DNA pattern-assembly: introduction and recent breakthroughs

Lecturer : 
Shinnosuke Seki, ICS, Aalto University
Event type: 
HIIT seminar
Event time: 
2014-06-09 13:15 to 14:00
Aalto University, Computer Science Building, lecture hall T2

Self-assembly is a process through which disorganized, relatively simple components autonomously coalesce according to local rules to form more complex target structures, in the absence of orders from an external global conductor. DNA self-assembly can produce various nanoscale structures experimentally, including regular arrays, fractal structures, simley faces, logic circuits, and molecular robots. In particular, pattern-assembly aims at allocating molecular components on a 2D-array according to a given layout called pattern. A long-standing open problem (PATS) is about the complexity of optimizing the design of DNA self-assembly system that self-assembles a given pattern. In this talk, an overview is given about DNA pattern-assembly, a mathematical model for that, and PATS. Recent breakthroughs on PATS are also reported, including a computer-assisted proof for the open problem.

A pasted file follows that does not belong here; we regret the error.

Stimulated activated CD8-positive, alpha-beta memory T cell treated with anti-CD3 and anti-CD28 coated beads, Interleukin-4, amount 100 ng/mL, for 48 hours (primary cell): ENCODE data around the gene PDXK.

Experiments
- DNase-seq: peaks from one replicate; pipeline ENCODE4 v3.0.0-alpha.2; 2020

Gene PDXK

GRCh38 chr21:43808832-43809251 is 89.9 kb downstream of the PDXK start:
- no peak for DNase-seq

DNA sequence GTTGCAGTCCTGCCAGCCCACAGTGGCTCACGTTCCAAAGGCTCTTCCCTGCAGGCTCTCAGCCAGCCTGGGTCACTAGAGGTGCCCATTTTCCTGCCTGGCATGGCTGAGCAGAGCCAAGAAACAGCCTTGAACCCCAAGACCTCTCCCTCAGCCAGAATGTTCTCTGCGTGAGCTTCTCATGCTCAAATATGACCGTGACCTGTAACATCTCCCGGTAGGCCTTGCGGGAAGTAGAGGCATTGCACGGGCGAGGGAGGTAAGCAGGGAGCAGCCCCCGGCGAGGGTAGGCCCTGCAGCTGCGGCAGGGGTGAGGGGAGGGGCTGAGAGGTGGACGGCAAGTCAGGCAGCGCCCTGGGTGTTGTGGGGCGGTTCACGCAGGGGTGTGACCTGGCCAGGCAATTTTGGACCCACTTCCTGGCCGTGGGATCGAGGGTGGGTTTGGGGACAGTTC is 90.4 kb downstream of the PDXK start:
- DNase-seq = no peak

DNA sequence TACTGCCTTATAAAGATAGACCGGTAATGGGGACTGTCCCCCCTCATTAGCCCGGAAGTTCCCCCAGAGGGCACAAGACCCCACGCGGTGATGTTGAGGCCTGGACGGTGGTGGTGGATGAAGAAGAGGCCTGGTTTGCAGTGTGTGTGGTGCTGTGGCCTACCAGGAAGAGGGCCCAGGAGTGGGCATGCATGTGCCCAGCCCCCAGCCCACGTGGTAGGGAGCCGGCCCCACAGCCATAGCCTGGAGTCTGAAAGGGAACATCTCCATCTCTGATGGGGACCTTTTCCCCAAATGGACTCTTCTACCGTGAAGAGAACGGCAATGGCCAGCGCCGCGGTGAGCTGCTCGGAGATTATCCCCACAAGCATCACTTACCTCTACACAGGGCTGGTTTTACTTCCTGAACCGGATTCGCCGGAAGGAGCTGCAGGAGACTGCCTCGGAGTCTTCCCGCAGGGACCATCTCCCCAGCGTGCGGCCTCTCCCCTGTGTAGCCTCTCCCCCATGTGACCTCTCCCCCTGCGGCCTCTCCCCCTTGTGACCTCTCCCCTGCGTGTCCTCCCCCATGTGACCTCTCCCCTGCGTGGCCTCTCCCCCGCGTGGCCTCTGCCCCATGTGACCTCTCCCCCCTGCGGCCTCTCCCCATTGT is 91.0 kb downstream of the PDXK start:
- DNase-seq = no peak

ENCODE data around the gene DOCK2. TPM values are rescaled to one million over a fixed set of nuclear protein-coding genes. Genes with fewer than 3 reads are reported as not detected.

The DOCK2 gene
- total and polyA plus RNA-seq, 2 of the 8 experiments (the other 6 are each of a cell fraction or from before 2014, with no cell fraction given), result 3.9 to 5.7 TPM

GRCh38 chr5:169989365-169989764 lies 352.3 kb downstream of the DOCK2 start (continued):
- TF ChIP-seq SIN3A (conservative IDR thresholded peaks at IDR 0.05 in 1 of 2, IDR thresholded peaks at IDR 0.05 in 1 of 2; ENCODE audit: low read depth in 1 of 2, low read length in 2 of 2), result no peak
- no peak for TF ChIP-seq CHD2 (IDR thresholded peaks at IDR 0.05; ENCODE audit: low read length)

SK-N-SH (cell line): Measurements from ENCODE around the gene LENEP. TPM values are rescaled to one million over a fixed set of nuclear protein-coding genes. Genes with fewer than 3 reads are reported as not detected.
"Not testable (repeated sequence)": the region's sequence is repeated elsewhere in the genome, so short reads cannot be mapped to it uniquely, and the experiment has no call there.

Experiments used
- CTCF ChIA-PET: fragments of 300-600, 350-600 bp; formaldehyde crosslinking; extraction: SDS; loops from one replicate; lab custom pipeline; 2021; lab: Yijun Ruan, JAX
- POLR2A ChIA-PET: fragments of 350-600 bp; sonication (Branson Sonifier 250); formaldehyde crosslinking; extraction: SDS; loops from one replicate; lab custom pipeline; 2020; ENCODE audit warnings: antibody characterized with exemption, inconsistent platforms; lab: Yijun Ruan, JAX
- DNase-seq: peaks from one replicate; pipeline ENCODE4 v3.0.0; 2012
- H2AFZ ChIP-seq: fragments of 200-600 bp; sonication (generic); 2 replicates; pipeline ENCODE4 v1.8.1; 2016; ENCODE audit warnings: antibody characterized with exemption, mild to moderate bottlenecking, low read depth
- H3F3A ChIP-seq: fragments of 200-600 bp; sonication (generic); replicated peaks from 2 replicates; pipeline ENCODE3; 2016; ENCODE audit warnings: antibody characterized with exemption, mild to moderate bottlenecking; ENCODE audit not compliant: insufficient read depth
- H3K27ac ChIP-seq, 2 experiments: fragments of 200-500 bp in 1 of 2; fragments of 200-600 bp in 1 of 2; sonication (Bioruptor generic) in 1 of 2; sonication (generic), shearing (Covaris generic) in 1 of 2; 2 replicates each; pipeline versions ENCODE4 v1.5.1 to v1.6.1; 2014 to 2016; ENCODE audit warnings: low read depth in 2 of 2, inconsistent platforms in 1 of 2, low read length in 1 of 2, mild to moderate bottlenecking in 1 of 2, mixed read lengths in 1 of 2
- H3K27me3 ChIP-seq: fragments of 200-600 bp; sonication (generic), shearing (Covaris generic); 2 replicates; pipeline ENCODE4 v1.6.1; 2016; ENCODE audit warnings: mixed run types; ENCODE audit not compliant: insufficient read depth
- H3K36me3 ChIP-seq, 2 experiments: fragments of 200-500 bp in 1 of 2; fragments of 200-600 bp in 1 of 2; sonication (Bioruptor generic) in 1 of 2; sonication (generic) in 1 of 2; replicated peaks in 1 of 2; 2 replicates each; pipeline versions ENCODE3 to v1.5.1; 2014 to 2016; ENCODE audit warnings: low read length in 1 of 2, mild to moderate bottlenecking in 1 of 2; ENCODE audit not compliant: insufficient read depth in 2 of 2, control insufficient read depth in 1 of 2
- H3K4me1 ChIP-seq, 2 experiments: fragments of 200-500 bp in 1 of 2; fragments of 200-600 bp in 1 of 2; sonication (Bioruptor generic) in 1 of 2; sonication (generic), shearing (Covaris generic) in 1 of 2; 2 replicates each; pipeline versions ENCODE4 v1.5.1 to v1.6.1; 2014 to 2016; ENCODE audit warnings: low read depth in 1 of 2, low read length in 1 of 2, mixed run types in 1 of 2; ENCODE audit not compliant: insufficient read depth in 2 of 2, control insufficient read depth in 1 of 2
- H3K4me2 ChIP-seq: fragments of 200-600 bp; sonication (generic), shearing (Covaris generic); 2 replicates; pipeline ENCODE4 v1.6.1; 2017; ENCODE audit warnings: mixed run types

Shinnosuke Seki is a postdoctoral researcher  at Aalto University. He received a Ph.D. from the University of Western Ontario (Canada) in 2010, and has been postdocs in Kyoto University, and Aalto University. Since September 2013, he has been a PI of the Academy of Finland, 3-year project "Practical designs of molecular self-assembly systems and their optimization" (Grant No. 13266670/T30606).


Last updated on 2 Jun 2014 by Antti Ukkonen - Page created on 2 Jun 2014 by Antti Ukkonen